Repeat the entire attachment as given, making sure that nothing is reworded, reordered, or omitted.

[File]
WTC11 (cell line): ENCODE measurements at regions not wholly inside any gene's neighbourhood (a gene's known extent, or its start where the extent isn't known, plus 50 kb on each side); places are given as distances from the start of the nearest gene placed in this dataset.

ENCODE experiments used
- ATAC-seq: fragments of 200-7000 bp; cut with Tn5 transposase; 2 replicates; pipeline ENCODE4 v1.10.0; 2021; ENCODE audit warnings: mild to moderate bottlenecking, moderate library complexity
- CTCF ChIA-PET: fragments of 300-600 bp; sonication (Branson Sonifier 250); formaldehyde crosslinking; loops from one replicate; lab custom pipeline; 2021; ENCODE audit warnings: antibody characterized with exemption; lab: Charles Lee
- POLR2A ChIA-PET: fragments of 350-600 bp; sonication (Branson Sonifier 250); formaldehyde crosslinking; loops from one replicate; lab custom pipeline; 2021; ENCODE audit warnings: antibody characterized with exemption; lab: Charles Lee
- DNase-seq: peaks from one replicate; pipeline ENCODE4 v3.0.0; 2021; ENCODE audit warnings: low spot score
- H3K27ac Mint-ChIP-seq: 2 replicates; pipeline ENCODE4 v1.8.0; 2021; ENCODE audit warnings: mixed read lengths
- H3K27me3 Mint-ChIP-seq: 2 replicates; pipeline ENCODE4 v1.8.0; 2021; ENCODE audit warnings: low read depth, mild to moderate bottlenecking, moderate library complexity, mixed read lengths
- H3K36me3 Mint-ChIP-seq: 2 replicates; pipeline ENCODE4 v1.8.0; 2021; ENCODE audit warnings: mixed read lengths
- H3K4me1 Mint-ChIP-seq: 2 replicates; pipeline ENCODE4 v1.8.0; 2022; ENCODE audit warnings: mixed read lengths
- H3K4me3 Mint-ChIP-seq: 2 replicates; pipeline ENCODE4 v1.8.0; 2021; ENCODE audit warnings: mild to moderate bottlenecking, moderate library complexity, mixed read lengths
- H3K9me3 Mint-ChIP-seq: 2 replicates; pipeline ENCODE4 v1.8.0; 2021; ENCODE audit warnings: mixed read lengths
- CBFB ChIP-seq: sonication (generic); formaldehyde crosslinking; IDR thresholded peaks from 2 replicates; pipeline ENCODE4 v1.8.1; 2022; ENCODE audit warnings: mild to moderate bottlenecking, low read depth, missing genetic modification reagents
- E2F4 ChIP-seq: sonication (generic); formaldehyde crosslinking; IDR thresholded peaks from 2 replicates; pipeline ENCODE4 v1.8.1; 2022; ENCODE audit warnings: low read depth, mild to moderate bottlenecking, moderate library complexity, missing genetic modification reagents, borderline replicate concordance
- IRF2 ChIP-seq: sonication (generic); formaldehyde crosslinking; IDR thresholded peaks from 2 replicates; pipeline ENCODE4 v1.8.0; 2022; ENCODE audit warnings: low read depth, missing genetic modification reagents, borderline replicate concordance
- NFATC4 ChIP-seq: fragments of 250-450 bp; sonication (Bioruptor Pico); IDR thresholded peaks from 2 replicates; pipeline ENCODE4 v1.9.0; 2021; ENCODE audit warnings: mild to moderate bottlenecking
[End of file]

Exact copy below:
WTC11 (cell line): ENCODE measurements at regions not wholly inside any gene's neighbourhood (a gene's known extent, or its start where the extent isn't known, plus 50 kb on each side); places are given as distances from the start of the nearest gene placed in this dataset.

ENCODE experiments used
- ATAC-seq: fragments of 200-7000 bp; cut with Tn5 transposase; 2 replicates; pipeline ENCODE4 v1.10.0; 2021; ENCODE audit warnings: mild to moderate bottlenecking, moderate library complexity
- CTCF ChIA-PET: fragments of 300-600 bp; sonication (Branson Sonifier 250); formaldehyde crosslinking; loops from one replicate; lab custom pipeline; 2021; ENCODE audit warnings: antibody characterized with exemption; lab: Charles Lee
- POLR2A ChIA-PET: fragments of 350-600 bp; sonication (Branson Sonifier 250); formaldehyde crosslinking; loops from one replicate; lab custom pipeline; 2021; ENCODE audit warnings: antibody characterized with exemption; lab: Charles Lee
- DNase-seq: peaks from one replicate; pipeline ENCODE4 v3.0.0; 2021; ENCODE audit warnings: low spot score
- H3K27ac Mint-ChIP-seq: 2 replicates; pipeline ENCODE4 v1.8.0; 2021; ENCODE audit warnings: mixed read lengths
- H3K27me3 Mint-ChIP-seq: 2 replicates; pipeline ENCODE4 v1.8.0; 2021; ENCODE audit warnings: low read depth, mild to moderate bottlenecking, moderate library complexity, mixed read lengths
- H3K36me3 Mint-ChIP-seq: 2 replicates; pipeline ENCODE4 v1.8.0; 2021; ENCODE audit warnings: mixed read lengths
- H3K4me1 Mint-ChIP-seq: 2 replicates; pipeline ENCODE4 v1.8.0; 2022; ENCODE audit warnings: mixed read lengths
- H3K4me3 Mint-ChIP-seq: 2 replicates; pipeline ENCODE4 v1.8.0; 2021; ENCODE audit warnings: mild to moderate bottlenecking, moderate library complexity, mixed read lengths
- H3K9me3 Mint-ChIP-seq: 2 replicates; pipeline ENCODE4 v1.8.0; 2021; ENCODE audit warnings: mixed read lengths
- CBFB ChIP-seq: sonication (generic); formaldehyde crosslinking; IDR thresholded peaks from 2 replicates; pipeline ENCODE4 v1.8.1; 2022; ENCODE audit warnings: mild to moderate bottlenecking, low read depth, missing genetic modification reagents
- E2F4 ChIP-seq: sonication (generic); formaldehyde crosslinking; IDR thresholded peaks from 2 replicates; pipeline ENCODE4 v1.8.1; 2022; ENCODE audit warnings: low read depth, mild to moderate bottlenecking, moderate library complexity, missing genetic modification reagents, borderline replicate concordance
- IRF2 ChIP-seq: sonication (generic); formaldehyde crosslinking; IDR thresholded peaks from 2 replicates; pipeline ENCODE4 v1.8.0; 2022; ENCODE audit warnings: low read depth, missing genetic modification reagents, borderline replicate concordance
- NFATC4 ChIP-seq: fragments of 250-450 bp; sonication (Bioruptor Pico); IDR thresholded peaks from 2 replicates; pipeline ENCODE4 v1.9.0; 2021; ENCODE audit warnings: mild to moderate bottlenecking